The Trouble with Topology: Phylogenies without Fossils Provide a Revisionist Perspective of Evolutionary History in Topological Analyses of Diversity
James E. Tarver1,2,* and Philip C. J. Donoghue1,*
1School of Earth Sciences, University of Bristol, Wills Memorial Building, Queen's Road, Bristol, BS8 1RJ, UK
2Department of Biological Sciences, Dartmouth College, Hanover, NH 03755, USA
*Correspondence to be sent to: School of Earth Sciences, University of Bristol, Wills Memorial Building, Queen's Road, Bristol, BS8 1RJ, UK;
Received February 10, 2010.
Revision received May 7, 2010.
Accepted January 7, 2011.
The decidedly asymmetrical architecture of the Tree of Life betrays the fact that some evolutionary lineages have diversified to a greater or lesser extent than have others. It has been a goal of evolutionary ecology to identify shifts in diversification rate (speciation rate minus extinction rate) and their causal bases. Historically, the question of relative diversity was addressed in terms of phylogenies of fossils (Simpson 1944) with focus shifting to taxonomies in the 1970s (Raup et al. 1973, Gould et al. 1977). The dramatic rise in the availability of molecular sequence data in the 1990s led to renewed interest in phylogenies and diversity from evolutionary biologists and attempts to explain patterns of diversity returned to phylogenies. For the first time, however, historical events inferred to have shaped current diversity were identified without recourse to palaeontological data (Harvey et al. 1994).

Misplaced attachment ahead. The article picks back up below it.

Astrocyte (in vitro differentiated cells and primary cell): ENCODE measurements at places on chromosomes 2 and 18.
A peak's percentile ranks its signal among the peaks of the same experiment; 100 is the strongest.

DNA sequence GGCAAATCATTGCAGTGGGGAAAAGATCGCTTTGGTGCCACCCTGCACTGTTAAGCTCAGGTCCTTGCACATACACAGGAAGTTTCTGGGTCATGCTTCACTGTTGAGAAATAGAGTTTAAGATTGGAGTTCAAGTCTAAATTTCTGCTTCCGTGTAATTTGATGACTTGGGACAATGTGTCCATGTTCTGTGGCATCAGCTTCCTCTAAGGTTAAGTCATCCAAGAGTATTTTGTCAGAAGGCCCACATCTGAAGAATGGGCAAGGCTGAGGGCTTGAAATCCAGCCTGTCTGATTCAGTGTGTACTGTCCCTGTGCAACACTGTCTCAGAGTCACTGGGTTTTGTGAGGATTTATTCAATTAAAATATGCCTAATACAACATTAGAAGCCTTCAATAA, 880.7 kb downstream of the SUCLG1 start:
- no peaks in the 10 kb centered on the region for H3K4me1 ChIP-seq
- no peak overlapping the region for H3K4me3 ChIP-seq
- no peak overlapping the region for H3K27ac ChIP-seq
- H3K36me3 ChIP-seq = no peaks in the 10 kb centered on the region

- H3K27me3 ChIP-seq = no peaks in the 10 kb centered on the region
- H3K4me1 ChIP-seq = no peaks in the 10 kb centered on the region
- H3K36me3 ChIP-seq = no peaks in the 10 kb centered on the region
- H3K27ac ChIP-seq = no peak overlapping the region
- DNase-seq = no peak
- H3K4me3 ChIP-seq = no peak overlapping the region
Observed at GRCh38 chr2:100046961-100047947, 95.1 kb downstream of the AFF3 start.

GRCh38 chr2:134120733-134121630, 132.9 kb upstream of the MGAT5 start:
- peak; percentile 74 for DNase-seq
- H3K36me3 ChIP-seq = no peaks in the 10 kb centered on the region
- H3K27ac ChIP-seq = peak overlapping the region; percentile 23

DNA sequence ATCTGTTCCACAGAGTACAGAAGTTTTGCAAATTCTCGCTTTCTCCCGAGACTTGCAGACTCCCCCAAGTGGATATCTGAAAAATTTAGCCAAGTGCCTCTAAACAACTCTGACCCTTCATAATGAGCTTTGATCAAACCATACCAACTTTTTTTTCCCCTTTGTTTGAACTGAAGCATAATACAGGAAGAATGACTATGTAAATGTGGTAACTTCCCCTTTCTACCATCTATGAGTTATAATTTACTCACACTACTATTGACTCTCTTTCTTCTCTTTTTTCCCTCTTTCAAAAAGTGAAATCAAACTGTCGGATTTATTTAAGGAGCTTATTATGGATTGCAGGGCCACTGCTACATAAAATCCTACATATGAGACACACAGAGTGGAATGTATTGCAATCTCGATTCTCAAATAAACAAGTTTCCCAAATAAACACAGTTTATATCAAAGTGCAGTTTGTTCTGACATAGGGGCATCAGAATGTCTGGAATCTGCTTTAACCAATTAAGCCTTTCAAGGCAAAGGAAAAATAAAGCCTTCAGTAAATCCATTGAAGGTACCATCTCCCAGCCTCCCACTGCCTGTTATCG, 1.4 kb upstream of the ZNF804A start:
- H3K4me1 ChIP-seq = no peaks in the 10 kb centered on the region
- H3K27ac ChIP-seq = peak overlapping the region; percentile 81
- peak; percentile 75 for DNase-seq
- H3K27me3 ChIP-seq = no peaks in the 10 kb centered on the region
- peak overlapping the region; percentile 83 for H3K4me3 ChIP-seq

Two principal approaches have been developed– “distance” and “topological” methods. Distance (aka “temporal”) methods represent a natural development of taxonomic methods that were initially aphylogenetic. They exploit branch length data or the temporal spacing of branching events within phylogenetic trees and while distance methods remain popular for analyzing rates of evolution, they have lost out in favor of topological methods for the analysis of the history of clade diversity.
Topological (aka “tree shape”) methods were developed in parallel with distance methods but are distinguished in that they exploit only tree balance as a record of evolutionary history (Slowinski and Guyer 1989). They have been adopted widely because they eschew temporal and distance data and so they can be applied readily to phylogenetic trees, such as supertrees, where distance data are lacking (Moore et al. 2004). The purpose of these methods is to determine 1) if lineages within a given phylogenetic tree diversified under different rates and 2) which particular …